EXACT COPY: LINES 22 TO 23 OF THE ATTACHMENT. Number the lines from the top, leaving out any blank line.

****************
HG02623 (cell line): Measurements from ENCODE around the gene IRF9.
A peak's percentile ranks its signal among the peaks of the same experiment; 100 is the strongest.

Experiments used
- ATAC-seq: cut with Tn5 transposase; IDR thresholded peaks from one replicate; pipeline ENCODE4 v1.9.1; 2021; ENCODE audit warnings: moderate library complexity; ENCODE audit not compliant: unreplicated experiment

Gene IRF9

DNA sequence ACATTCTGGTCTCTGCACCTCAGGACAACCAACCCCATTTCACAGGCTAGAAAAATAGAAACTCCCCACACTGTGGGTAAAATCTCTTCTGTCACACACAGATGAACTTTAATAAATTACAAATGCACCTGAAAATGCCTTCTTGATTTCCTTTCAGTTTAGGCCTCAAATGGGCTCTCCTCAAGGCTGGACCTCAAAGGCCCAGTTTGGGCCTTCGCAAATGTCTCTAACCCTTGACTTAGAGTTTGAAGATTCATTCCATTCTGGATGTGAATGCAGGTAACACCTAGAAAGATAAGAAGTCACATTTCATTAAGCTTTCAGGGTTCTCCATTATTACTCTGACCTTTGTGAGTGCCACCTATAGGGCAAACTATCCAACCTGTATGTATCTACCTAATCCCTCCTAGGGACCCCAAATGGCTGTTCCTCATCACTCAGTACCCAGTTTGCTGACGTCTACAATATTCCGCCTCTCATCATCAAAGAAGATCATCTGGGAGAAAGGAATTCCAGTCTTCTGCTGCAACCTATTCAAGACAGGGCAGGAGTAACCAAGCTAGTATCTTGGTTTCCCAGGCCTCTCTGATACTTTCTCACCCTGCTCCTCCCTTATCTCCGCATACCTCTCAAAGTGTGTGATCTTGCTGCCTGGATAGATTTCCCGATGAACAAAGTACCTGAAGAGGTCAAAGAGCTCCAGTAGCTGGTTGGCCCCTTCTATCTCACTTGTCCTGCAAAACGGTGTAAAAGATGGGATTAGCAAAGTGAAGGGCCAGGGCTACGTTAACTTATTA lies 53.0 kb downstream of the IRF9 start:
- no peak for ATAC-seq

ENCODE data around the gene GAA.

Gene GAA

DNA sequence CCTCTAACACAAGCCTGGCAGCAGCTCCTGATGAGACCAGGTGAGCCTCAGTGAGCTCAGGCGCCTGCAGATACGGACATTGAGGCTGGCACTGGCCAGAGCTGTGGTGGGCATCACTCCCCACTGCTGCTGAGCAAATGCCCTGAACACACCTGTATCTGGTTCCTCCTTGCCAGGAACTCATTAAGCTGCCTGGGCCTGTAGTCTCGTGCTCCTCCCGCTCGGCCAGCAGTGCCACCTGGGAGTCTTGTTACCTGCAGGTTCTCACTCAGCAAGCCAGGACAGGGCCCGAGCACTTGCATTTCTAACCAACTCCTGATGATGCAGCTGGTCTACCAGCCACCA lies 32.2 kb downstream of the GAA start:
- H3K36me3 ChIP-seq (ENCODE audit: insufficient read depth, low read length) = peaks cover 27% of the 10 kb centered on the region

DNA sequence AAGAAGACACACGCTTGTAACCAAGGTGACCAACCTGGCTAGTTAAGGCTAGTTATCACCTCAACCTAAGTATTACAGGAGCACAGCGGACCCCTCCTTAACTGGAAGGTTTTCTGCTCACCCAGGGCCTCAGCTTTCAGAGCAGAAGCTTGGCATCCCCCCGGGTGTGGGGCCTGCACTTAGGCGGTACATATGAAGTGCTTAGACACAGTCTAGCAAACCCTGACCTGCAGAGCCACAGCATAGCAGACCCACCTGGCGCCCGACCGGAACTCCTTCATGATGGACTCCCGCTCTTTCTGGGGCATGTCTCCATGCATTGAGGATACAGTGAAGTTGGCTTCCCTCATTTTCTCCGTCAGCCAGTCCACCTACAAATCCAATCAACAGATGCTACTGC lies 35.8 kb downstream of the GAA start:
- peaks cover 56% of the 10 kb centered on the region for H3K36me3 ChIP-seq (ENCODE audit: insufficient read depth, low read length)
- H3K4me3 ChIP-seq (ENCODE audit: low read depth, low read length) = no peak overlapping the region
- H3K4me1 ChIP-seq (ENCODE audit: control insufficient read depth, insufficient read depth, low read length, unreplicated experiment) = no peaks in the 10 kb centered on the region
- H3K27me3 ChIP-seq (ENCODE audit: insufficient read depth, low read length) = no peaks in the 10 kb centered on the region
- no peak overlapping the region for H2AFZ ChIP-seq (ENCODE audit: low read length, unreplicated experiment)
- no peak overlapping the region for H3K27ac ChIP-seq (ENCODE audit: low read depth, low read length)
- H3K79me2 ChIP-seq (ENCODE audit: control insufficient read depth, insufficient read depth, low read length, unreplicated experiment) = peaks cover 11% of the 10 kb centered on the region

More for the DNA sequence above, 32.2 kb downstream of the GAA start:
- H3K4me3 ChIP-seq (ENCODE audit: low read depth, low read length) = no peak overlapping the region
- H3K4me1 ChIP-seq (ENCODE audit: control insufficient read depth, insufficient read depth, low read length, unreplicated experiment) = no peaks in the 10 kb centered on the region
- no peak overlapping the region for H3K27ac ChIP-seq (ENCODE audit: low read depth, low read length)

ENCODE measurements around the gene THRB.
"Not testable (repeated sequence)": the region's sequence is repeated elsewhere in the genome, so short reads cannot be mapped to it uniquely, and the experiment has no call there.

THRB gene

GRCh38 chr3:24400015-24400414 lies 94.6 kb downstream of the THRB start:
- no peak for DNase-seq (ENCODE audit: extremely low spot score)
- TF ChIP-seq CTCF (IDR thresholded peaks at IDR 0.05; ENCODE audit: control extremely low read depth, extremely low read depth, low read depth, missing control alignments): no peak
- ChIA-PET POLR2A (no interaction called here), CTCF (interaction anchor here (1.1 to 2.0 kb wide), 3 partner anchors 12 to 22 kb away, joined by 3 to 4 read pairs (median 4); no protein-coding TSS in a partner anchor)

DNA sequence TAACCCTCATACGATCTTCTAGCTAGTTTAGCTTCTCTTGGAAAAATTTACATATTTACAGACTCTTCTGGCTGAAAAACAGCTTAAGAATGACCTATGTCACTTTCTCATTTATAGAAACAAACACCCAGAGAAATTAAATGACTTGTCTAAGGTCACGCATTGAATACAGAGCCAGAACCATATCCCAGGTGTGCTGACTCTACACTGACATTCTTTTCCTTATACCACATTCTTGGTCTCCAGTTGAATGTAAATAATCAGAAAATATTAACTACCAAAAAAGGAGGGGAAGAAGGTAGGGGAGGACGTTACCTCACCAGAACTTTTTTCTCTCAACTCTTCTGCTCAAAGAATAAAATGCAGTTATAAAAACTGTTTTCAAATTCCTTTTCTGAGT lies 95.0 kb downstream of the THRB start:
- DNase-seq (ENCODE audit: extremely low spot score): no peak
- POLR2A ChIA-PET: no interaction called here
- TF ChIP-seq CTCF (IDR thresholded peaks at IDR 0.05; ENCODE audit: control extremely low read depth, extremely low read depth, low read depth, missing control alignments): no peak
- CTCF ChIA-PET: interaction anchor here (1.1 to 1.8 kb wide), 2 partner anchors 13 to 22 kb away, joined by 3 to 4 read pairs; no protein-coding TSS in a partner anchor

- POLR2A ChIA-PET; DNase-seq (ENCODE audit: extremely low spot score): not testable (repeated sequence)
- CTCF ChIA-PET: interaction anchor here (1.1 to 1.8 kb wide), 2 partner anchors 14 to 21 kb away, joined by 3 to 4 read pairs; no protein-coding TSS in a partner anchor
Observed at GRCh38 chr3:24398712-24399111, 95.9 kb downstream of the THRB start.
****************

- H3K4me1 ChIP-seq (ENCODE audit: control insufficient read depth, insufficient read depth, low read length, unreplicated experiment) = no peaks in the 10 kb centered on the region
- no peak overlapping the region for H3K27ac ChIP-seq (ENCODE audit: low read depth, low read length)